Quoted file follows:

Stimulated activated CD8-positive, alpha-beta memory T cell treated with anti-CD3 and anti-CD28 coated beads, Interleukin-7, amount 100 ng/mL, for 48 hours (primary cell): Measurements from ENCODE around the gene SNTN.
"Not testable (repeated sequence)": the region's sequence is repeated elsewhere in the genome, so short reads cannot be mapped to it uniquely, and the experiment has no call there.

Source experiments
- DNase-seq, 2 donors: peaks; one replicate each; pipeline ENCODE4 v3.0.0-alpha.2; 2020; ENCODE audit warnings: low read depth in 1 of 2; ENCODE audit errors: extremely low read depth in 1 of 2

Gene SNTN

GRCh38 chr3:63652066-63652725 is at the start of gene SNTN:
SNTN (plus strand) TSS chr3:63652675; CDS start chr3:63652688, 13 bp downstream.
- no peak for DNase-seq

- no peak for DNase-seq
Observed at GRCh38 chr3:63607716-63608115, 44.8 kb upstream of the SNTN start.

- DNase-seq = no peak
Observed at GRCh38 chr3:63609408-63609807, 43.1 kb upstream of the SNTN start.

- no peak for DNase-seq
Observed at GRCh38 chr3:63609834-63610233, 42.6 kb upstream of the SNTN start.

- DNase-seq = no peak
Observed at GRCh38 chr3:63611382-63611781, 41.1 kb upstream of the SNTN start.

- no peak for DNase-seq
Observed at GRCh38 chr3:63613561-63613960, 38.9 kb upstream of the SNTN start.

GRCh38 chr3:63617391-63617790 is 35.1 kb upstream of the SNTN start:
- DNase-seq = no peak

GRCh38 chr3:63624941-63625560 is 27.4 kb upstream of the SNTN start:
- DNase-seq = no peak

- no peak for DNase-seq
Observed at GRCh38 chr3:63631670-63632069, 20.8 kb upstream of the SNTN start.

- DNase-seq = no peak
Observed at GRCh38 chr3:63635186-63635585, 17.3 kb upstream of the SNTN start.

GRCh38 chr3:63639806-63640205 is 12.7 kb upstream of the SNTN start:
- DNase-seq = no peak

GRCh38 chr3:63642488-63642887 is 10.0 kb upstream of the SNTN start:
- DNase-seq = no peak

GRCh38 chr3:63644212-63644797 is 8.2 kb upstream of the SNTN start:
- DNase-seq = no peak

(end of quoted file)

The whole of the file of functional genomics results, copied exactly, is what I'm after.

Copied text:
Stimulated activated CD8-positive, alpha-beta memory T cell treated with anti-CD3 and anti-CD28 coated beads, Interleukin-7, amount 100 ng/mL, for 48 hours (primary cell): Measurements from ENCODE around the gene SNTN.
"Not testable (repeated sequence)": the region's sequence is repeated elsewhere in the genome, so short reads cannot be mapped to it uniquely, and the experiment has no call there.

Source experiments
- DNase-seq, 2 donors: peaks; one replicate each; pipeline ENCODE4 v3.0.0-alpha.2; 2020; ENCODE audit warnings: low read depth in 1 of 2; ENCODE audit errors: extremely low read depth in 1 of 2

Gene SNTN

GRCh38 chr3:63652066-63652725 is at the start of gene SNTN:
SNTN (plus strand) TSS chr3:63652675; CDS start chr3:63652688, 13 bp downstream.
- no peak for DNase-seq

- no peak for DNase-seq
Observed at GRCh38 chr3:63607716-63608115, 44.8 kb upstream of the SNTN start.

- DNase-seq = no peak
Observed at GRCh38 chr3:63609408-63609807, 43.1 kb upstream of the SNTN start.

- no peak for DNase-seq
Observed at GRCh38 chr3:63609834-63610233, 42.6 kb upstream of the SNTN start.

- DNase-seq = no peak
Observed at GRCh38 chr3:63611382-63611781, 41.1 kb upstream of the SNTN start.

- no peak for DNase-seq
Observed at GRCh38 chr3:63613561-63613960, 38.9 kb upstream of the SNTN start.

GRCh38 chr3:63617391-63617790 is 35.1 kb upstream of the SNTN start:
- DNase-seq = no peak

GRCh38 chr3:63624941-63625560 is 27.4 kb upstream of the SNTN start:
- DNase-seq = no peak

- no peak for DNase-seq
Observed at GRCh38 chr3:63631670-63632069, 20.8 kb upstream of the SNTN start.

- DNase-seq = no peak
Observed at GRCh38 chr3:63635186-63635585, 17.3 kb upstream of the SNTN start.

GRCh38 chr3:63639806-63640205 is 12.7 kb upstream of the SNTN start:
- DNase-seq = no peak

GRCh38 chr3:63642488-63642887 is 10.0 kb upstream of the SNTN start:
- DNase-seq = no peak

GRCh38 chr3:63644212-63644797 is 8.2 kb upstream of the SNTN start:
- DNase-seq = no peak